Most of these contributed pieces have concerned friends or loved ones who have died after extended illnesses. And while all death feels tragic, these at least extend the grace of time to adjust to the new realities dictated by disease.… Continue Reading
Grief can take many forms. In the case of this week’s guest author, Noelle Bickle, it took the form of a ladybug, after her mother’s cancer death, just after Thanksgiving last year. By Noelle Bickle Two days before my mother… Continue Reading
In this short extract from the book Conversations on Dying, Dr. Larry Librach and author Phil Dwyer are discussing one of the most onerous psychological impacts affecting cancer patients: feeling like a burden to caregivers, friends and family. In his… Continue Reading
I first contacted today’s guest author, Julie Devaney, because I saw a Facebook post about a talk she was giving on patient centric care. It seemed she shared a passion for the subject with Larry Librach. I approached her to… Continue Reading
Guest author Elaine Jackson concludes her post on the death of her father-in-law.
Guest author Elaine Jackson, on the death of her father-in-law. This brave and vivid account reminded me of so many aspects of the death of my brother, John. Please note that Elaine has changed the names of the family members… Continue Reading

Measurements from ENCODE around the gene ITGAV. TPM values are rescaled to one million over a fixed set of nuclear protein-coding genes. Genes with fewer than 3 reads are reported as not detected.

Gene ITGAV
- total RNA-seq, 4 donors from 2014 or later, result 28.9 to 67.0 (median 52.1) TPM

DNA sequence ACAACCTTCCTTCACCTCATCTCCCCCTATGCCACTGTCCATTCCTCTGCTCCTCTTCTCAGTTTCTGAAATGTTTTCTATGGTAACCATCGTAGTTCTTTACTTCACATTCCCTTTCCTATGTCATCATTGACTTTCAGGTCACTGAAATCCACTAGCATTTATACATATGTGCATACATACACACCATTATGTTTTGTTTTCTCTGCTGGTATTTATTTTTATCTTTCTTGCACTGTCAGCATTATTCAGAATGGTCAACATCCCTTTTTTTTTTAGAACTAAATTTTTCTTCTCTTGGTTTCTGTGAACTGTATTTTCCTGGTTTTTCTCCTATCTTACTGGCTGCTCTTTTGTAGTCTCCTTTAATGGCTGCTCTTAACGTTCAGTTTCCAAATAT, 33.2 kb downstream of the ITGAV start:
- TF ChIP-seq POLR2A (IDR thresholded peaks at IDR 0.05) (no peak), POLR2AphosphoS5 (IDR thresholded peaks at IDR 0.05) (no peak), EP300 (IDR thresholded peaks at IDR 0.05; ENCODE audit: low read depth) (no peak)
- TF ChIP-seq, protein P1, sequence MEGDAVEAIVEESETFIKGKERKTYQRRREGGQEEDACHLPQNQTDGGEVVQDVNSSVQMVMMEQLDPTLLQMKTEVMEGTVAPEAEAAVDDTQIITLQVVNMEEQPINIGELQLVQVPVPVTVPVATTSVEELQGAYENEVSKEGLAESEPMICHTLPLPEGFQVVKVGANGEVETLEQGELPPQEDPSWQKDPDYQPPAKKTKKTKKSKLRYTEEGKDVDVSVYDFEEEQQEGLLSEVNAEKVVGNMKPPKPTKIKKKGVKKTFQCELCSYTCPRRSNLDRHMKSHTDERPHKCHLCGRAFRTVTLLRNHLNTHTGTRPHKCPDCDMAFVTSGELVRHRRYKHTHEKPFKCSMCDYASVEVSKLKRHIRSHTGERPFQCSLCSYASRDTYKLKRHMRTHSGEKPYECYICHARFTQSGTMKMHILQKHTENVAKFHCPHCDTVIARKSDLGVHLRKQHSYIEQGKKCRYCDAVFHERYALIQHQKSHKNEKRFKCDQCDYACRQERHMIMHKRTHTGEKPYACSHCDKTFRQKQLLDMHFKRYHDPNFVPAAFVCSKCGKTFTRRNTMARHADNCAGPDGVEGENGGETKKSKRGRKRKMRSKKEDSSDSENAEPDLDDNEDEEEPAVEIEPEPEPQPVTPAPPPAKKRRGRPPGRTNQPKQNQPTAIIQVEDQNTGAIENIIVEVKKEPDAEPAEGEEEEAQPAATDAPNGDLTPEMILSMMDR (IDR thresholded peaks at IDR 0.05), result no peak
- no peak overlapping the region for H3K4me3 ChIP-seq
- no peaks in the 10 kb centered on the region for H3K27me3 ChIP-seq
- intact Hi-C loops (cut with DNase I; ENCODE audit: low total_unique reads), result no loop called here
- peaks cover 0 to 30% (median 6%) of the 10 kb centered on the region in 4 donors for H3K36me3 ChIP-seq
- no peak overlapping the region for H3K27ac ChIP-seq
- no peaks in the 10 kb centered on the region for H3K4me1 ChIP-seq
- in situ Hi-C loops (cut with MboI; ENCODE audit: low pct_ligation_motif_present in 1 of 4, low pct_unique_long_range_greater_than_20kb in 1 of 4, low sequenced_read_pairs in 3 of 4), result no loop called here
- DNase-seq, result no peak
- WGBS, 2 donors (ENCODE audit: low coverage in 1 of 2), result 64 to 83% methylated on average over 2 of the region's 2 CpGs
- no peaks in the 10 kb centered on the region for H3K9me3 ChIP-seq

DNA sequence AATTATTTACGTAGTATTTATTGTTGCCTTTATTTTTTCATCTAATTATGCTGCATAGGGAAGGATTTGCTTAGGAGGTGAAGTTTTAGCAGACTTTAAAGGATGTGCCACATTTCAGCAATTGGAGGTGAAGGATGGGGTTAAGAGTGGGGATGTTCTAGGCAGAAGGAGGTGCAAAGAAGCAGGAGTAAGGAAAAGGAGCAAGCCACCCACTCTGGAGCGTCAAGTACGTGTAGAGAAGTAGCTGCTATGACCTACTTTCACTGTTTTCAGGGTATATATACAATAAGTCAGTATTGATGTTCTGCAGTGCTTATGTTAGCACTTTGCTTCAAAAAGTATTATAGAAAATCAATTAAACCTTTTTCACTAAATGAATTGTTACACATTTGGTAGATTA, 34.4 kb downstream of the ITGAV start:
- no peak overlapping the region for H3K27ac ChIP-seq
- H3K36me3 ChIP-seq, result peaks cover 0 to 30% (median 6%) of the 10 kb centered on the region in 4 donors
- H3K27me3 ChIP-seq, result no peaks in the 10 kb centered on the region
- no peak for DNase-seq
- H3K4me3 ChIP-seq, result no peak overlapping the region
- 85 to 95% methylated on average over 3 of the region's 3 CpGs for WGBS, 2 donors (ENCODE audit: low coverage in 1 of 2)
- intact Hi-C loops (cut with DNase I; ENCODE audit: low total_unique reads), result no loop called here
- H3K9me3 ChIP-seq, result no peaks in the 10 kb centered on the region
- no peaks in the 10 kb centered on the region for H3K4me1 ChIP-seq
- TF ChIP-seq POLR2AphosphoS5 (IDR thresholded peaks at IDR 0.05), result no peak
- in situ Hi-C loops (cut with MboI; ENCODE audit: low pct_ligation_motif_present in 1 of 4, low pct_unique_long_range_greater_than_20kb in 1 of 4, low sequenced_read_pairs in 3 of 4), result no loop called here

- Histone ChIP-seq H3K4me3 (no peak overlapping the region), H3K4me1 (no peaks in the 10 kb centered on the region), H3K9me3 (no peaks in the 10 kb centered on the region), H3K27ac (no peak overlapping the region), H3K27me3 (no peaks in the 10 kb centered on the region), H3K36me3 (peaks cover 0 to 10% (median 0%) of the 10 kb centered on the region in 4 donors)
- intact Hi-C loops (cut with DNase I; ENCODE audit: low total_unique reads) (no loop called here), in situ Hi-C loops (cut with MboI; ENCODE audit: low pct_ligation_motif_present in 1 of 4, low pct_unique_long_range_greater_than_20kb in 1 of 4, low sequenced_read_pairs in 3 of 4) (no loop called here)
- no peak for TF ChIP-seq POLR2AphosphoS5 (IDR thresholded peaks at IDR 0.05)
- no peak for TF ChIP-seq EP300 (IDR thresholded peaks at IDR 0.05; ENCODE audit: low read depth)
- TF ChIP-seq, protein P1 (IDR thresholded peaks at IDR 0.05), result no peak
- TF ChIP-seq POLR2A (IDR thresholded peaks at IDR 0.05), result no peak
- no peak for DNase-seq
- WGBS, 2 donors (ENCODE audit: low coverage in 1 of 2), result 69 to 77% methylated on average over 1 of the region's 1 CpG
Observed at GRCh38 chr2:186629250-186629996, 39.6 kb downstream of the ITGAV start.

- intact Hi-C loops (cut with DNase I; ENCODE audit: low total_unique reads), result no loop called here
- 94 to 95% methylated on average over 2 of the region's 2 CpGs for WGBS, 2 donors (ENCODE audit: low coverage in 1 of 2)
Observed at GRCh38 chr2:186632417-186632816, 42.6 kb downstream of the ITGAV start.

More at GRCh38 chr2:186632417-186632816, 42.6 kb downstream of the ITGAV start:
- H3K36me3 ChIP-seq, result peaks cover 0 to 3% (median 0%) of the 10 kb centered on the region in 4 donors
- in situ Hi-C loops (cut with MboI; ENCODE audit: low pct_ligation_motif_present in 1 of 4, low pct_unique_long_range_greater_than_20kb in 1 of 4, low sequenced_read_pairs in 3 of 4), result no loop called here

The final installment of guest author Heidi Croot’s reminiscence of caring for her dying father.
This week’s guest author, Heidi Croot, tackles complex and difficult themes. What do we do when the struggle gets too much for the dying? Do we fight, or let them go? She also explores her relationship with her father, and… Continue Reading
This week’s guest author (full disclosure) is my wife, Natalie Parry. Natalie works in North America’s largest palliative care centre. She’s passionate about palliative care, and here she explains where that passion was born and how it was nurtured.
Today’s guest author recalls a time when families laid out their loved ones themselves, in their own parlours, performing those last acts of love and duty: washing and dressing the corpse, laying it out. She reminds us of something Larry… Continue Reading